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Top Foods to Avoid with Celiac Disease
Tips for Celiac Disease Nutrition and Following a Gluten Free Diet
Gluten free diets have come into the limelight recently. Some may believe that a gluten free diet is a “fad” diet or an eating plan that is hard to follow. You may have even heard that a gluten free diet should not be followed because you won’t get enough fiber and will be short on nutrients if you eat this way.
The above statements couldn’t be further from the truth. Eating a whole foods, gluten free diet is easy, full of nutrition, and can bring you immense digestive relief and can improve your health in ways you never imagined.
For some with Celiac disease, eating gluten free is a must. In celiac disease, consumption of gluten actually damages the intestinal lining and impairs the ability to absorb nutrients. For those with gluten intolerance, eating gluten free is imperative as well and can help improve conditions ranging from IBS (bloating, constipation, reflux), skin irritations like eczema, brain fog, joint pain, and many other chronic conditions.
10 Foods to Eat with Celiac Disease or Gluten Intolerance:
So, what can you eat on a gluten free diet? Foods to focus on include:
- Nuts, Seeds, Nut butters and Seeds butters
- Eggs, Fish, Beef, Poultry, Pork
- Cooking fats like Olive Oil, Avocado Oil, Coconut Oil, etc.
- Dairy Products (Butter, Cheese, Milk, Yogurt, etc)
- Beans and Legumes (black beans, lentils, etc)
- Herbs, spices, salt, pepper
- Naturally occurring gluten free grains like rice, quinoa, popcorn, gluten free oats, corn
- Beverages like water, 100% fruit juice, coffee, tea, kombucha, carbonated water
There are also plenty of gluten free alternatives on the market. Gluten free alternatives such as gluten free bread, pasta, cookies, crackers, pizza, baked goods, flours, and so on are widely available. Please note, if you do have celiac disease, choose gluten free alternatives that are verified by the celiac disease foundation in order to avoid cross contamination in your gluten free alternative products.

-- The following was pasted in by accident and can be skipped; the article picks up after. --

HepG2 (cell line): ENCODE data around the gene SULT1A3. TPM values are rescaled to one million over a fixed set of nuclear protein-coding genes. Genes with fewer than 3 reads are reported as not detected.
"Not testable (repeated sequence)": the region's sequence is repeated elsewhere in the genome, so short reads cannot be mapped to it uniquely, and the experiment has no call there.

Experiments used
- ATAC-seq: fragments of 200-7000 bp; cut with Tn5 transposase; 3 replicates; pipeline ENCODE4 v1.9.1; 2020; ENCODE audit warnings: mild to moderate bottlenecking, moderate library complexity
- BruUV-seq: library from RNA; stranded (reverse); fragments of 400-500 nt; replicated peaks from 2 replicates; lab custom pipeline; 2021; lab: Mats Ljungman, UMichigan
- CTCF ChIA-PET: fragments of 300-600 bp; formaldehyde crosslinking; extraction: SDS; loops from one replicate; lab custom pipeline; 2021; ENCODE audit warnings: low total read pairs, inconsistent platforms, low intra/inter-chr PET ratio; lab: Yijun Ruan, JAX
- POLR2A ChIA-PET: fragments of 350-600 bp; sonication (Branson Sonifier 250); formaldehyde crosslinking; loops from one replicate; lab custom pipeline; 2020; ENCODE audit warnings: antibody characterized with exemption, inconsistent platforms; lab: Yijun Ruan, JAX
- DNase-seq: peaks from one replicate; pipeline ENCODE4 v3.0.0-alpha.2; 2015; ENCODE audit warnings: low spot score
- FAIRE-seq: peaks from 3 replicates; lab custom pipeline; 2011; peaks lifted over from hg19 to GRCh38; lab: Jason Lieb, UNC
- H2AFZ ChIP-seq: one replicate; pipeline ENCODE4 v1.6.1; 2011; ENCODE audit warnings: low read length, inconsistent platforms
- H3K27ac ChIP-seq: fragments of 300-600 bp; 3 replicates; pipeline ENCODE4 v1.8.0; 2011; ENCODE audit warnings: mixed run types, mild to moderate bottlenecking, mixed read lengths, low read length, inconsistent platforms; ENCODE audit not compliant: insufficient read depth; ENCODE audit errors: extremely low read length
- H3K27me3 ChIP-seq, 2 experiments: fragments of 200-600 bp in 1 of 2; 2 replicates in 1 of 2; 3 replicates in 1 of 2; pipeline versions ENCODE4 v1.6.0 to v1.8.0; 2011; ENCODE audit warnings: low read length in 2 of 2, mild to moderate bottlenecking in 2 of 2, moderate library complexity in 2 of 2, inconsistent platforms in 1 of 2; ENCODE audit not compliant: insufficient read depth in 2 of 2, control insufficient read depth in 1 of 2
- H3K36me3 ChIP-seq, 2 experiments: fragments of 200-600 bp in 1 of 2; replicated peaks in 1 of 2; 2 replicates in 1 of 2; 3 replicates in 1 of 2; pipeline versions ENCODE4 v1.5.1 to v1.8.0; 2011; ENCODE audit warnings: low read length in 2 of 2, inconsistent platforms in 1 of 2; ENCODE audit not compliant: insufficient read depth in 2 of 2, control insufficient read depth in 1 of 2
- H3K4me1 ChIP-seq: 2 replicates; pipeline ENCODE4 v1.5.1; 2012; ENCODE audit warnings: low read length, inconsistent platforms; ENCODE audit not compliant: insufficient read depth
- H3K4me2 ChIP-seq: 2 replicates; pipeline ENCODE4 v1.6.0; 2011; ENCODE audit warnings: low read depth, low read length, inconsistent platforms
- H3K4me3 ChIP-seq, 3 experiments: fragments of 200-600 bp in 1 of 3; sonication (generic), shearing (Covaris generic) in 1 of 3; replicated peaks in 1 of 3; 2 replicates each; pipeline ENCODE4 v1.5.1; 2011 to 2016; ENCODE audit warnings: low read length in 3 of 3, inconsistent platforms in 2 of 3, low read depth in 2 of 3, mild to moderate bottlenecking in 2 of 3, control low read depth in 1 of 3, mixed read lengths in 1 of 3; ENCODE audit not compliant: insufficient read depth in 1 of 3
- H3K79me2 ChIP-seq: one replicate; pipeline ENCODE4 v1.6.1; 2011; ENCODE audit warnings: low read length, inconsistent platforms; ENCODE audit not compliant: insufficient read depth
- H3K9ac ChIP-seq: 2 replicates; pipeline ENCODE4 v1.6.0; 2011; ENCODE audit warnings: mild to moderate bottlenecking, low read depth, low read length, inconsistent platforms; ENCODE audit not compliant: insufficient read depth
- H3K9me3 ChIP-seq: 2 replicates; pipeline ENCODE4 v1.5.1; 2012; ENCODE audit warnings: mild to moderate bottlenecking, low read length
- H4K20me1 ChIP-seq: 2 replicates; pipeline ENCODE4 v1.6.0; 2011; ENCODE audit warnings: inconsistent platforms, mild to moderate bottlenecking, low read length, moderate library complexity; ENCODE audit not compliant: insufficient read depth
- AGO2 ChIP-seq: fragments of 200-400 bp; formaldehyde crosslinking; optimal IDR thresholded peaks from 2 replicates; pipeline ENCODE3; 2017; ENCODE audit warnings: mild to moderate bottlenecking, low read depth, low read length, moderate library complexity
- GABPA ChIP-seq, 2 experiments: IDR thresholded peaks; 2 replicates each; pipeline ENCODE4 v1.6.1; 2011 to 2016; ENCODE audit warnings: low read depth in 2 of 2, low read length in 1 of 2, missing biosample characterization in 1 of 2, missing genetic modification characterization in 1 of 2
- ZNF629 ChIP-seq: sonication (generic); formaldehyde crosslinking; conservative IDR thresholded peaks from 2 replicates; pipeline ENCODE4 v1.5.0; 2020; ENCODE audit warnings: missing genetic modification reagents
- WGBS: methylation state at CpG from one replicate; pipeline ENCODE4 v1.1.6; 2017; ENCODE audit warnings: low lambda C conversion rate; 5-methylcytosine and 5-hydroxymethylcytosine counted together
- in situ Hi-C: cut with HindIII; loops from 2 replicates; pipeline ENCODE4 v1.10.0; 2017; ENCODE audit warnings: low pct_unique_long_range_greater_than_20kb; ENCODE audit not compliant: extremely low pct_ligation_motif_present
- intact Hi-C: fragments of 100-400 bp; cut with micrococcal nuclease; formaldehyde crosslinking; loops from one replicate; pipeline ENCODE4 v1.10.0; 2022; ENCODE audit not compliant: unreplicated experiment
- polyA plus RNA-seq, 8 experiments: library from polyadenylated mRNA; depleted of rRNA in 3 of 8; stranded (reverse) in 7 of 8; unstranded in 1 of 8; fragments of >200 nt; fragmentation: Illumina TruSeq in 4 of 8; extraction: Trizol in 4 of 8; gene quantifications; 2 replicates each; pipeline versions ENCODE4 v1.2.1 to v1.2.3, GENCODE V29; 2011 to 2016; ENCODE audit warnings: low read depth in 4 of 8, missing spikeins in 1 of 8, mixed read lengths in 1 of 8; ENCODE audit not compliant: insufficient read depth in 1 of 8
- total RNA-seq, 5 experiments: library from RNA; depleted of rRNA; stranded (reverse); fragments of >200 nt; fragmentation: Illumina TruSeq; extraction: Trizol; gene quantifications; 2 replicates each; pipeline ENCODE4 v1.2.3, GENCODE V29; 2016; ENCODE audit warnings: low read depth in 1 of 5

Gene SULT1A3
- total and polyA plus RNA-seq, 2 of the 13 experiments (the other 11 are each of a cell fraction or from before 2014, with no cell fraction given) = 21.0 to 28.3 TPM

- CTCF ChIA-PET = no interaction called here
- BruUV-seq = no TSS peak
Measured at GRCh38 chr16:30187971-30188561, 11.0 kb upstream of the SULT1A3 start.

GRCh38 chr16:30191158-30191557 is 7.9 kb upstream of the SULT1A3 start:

9 Foods to avoid with celiac disease or gluten intolerance include, but aren’t limited to:
5. Malt and Malt Flavoring, and malt beverages
8. Modified Food Starch (if the starch is a wheat starch)
9. Oats (gluten free oats are suggested to avoid the cross contamination that occurs with processing oats)
Reading food labels can help you identify which food products contain gluten. Some products to double check for gluten can include soy sauce, teriyaki sauce, BBQ sauce, cream-based soups, some salad dressings, ice cream and candy. Also, those with celiac disease need to take care to ensure their topical products (lotion, chapstick, toothpastes, etc) are gluten free.
Tips for Eating Out With Celiac Disease or Gluten Intolerance:
When eating out on a gluten free diet or following a celiac disease diet, communicate your dietary needs with the wait staff/kitchen staff. If you are diagnosed with celiac, a safe, gluten free facility is imperative to avoid cross contamination with gluten containing foods.
Meet with a Celiac Dietitian
Working with a Foodsmart Registered Dietitian can make the transition to a gluten free lifestyle an easy process. Your dietitian can help guide you on food choices, product recommendations, recipes and meal plans, as well as methods to heal your digestive system and calm any gluten-related health implications. Book your appointment today and find yourself a step closer to digestive peace, better nutrition, and a healthier you!
Foodsmart offers one-on-one nutrition counseling with a registered dietitian, with nutrition programs such as our Celiac Nutrition Program. This program is designed to help you manage celiac disease treatment or gluten intolerance, and will be customized specifically to you.